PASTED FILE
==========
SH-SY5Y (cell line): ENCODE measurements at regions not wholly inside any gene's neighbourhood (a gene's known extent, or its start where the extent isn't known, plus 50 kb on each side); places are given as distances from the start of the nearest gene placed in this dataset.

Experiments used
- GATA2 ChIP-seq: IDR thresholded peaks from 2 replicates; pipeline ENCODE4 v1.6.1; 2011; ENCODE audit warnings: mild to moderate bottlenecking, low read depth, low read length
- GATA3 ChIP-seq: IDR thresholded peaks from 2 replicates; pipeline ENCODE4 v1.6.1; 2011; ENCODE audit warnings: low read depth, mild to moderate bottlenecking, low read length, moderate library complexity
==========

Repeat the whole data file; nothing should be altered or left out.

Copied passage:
SH-SY5Y (cell line): ENCODE measurements at regions not wholly inside any gene's neighbourhood (a gene's known extent, or its start where the extent isn't known, plus 50 kb on each side); places are given as distances from the start of the nearest gene placed in this dataset.

Experiments used
- GATA2 ChIP-seq: IDR thresholded peaks from 2 replicates; pipeline ENCODE4 v1.6.1; 2011; ENCODE audit warnings: mild to moderate bottlenecking, low read depth, low read length
- GATA3 ChIP-seq: IDR thresholded peaks from 2 replicates; pipeline ENCODE4 v1.6.1; 2011; ENCODE audit warnings: low read depth, mild to moderate bottlenecking, low read length, moderate library complexity